Scottsdale resident, musician and composer Louise Lincoln Kerr wrote more than 100 works for orchestras, individuals and instruments. In honor of the October 1968 dedication of Scottsdale’s Civic Center (City Hall and Library), Mrs. Kerr composed “Arizona Profiles,” which was performed by the Phoenix Symphony at a special concert held at Coronado High School. Mrs. Kerr generously bequeathed her studio to Arizona State University, and the Kerr Cultural Center in Scottsdale continues to nurture musicians of all kinds.
In 1973, Mike Dale and the Sidewinders introduced a song about Scottsdale during a gig in Phoenix, singing “Scottsdale, Arizona/That’s where I’m from/And I’m proud to say/It’s the greatest/in the whole U.S.A.” The lyrics also included the (Chicago) Cubs, hot summer days and cacti.
Country star Waylon Jennings drew loyal audiences at Wild Bill Moses (later named Handlebar J’s) and JD’s in 1960s Scottsdale.
Folksinger Gordon Lightfoot sang “Carefree Highway” in 1974.
Country singer Roger Miller was the opening act at the Scottsdale Center for the Arts at its debut in October 1975.
Rock stars who have called the Scottsdale area home include Alice Cooper, Stevie Nicks of Fleetwood Mac fame and Nils Lofgren of E Street Band.
Scottsdale-based band Chronic Future composed a song called “Scottsdale.”
Former City of Scottsdale planning department executive Harry Higgins and his wife Jill wrote the song “Magnificent McDowells,” which was performed at one of the first large public meetings to discuss saving the McDowell Mountains at the Hyatt Gainey Ranch on June 20, 1994. Its lyrics begin “Magnificent McDowells, vista grand and wide/Purpl’d panorama, Sonoran Desert pride.” The Higgins dedicated their composition to the memory of Scottsdale’s former mayor Herb Drinkwater, following his death in December 1997. They also wrote tributes to the Lost Dog Wash and “Sonoran Dawning.”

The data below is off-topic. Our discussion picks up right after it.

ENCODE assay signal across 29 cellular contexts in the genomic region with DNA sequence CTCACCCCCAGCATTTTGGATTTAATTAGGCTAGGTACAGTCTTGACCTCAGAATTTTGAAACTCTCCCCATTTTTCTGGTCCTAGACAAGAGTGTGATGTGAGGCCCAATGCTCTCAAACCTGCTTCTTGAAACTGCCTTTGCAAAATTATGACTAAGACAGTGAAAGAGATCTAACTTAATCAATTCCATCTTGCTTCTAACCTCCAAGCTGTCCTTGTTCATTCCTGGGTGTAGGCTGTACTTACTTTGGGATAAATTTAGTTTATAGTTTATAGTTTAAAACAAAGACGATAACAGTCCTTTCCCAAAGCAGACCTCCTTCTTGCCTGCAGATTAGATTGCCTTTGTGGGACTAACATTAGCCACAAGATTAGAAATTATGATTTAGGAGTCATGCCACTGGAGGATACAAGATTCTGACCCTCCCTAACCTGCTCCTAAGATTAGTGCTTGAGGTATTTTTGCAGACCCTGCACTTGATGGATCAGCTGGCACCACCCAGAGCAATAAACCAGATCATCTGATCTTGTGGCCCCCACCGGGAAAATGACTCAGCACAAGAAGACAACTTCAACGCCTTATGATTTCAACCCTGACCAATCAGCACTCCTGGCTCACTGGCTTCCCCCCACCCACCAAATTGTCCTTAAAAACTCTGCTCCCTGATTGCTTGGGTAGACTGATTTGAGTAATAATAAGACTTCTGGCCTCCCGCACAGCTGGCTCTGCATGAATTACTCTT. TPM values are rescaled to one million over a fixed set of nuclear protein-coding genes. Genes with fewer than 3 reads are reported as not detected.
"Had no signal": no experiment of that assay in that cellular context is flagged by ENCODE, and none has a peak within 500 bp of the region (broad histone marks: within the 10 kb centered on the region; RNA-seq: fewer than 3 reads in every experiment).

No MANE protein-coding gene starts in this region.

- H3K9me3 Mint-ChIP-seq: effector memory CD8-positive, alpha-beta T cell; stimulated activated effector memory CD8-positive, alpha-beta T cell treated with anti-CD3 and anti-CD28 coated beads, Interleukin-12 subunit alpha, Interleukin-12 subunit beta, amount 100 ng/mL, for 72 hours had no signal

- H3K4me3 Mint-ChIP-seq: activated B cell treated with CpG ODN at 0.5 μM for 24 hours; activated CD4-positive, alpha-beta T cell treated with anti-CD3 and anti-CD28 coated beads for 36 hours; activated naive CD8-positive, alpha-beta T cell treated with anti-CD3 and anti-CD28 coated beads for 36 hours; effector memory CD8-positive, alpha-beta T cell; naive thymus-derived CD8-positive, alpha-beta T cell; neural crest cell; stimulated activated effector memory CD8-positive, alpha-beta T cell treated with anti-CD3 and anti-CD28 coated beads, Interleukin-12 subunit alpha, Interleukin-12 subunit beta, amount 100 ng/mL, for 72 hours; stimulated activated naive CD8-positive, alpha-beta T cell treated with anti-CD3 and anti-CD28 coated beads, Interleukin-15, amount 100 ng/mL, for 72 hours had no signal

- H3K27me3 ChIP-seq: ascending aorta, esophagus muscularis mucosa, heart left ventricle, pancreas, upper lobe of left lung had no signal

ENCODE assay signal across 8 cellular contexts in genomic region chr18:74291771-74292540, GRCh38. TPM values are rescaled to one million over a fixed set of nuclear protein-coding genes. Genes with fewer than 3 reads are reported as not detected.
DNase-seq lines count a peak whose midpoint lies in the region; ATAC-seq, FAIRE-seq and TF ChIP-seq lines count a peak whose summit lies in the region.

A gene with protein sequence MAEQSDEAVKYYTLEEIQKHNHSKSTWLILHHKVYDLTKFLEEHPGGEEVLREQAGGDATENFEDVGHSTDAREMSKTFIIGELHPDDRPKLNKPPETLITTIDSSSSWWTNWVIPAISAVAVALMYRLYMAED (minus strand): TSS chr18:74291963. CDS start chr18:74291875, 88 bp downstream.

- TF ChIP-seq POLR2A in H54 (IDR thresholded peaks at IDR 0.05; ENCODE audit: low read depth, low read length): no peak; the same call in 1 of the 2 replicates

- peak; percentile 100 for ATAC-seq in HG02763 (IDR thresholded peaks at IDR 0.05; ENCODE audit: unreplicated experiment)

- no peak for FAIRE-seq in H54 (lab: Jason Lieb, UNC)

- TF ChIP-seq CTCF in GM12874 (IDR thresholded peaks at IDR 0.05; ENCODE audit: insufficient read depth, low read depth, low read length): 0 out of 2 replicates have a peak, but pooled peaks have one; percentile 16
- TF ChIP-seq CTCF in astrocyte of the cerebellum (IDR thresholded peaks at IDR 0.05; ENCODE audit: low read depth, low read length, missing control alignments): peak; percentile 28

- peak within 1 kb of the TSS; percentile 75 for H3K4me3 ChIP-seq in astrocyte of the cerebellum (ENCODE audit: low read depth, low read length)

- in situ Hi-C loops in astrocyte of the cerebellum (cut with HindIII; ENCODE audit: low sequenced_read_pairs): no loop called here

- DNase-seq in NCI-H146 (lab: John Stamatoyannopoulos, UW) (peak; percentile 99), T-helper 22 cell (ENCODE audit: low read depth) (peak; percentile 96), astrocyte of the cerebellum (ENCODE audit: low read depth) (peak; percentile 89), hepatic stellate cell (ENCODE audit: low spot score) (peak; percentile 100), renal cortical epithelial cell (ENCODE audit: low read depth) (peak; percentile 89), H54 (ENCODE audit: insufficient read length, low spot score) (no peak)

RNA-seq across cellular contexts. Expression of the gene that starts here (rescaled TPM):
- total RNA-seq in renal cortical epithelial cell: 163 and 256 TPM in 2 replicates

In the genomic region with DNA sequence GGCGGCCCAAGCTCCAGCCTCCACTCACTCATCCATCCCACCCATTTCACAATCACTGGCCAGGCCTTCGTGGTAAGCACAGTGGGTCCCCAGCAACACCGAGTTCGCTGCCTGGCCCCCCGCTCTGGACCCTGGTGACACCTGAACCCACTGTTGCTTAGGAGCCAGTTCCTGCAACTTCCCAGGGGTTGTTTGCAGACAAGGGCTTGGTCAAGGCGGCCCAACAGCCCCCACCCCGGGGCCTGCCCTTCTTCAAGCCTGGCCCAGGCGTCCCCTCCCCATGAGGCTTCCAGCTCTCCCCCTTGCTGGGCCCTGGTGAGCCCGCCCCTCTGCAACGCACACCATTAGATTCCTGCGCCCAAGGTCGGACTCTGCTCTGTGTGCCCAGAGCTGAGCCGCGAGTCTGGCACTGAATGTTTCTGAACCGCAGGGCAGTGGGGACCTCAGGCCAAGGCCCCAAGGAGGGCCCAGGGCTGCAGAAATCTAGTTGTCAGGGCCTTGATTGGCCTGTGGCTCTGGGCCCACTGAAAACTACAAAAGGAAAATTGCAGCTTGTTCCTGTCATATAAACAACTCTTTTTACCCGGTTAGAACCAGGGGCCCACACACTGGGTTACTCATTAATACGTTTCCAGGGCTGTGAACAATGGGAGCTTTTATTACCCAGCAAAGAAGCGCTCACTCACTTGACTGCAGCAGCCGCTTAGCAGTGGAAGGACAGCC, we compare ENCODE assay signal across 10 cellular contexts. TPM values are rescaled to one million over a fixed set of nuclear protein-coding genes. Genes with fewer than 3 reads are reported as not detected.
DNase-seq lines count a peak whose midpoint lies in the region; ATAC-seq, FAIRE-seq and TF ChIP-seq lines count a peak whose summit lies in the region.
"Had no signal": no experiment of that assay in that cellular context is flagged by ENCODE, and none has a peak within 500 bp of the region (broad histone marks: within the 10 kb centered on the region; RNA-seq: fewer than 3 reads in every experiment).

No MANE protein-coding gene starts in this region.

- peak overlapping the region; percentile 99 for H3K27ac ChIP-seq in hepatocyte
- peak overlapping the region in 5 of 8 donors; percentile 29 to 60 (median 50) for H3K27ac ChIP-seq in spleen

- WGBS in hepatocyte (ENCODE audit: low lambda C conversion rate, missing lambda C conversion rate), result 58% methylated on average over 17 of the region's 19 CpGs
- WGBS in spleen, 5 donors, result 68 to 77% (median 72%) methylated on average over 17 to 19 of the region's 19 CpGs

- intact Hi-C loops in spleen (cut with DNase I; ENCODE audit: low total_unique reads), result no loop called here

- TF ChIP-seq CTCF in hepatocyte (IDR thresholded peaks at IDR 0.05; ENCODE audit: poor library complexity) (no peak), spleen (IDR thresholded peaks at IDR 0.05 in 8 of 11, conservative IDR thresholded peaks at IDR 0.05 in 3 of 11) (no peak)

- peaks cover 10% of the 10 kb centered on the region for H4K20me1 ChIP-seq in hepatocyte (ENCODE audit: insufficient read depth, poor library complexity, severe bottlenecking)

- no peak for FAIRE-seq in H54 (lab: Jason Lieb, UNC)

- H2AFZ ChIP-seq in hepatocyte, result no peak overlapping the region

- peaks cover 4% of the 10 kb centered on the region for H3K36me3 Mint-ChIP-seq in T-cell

Ted Newman wrote a song, “Adios Mr. Scottsdale,” as a tribute to Mayor Drinkwater, which he performed at the Drinkwater family’s request at the community-wide memorial service at WestWorld in January 1998.
American composer Ron Nelson created “Sonoran Desert Holiday” in 1994; it is available on CD as performed by the Dallas Wind Symphony.
Some songs have given romantic tributes to Scottsdale; others are parodies. The musical GUV from the 1990s as well as the annual appearance of the Capitol Steps at the Scottsdale Center for the Performing Arts often poke fun at local politics. Historically, the Scottsdale Follies featured parodies performed by local talent during the 1960s through the 1980s.
One of the most sought-after singers these days is Gary Sprague, Scottsdale’s Singing Cowboy, who often kicks off events – from the Giant Race in March to the Scottsdale History Hall of Fame in May – singing the national anthem astride his horse. He can also be seen around Old Town.
Keep on singing!
Louise Lincoln Kerr (at left) composed “Arizona Profiles” for the October 1968 Scottsdale Civic Center dedication events.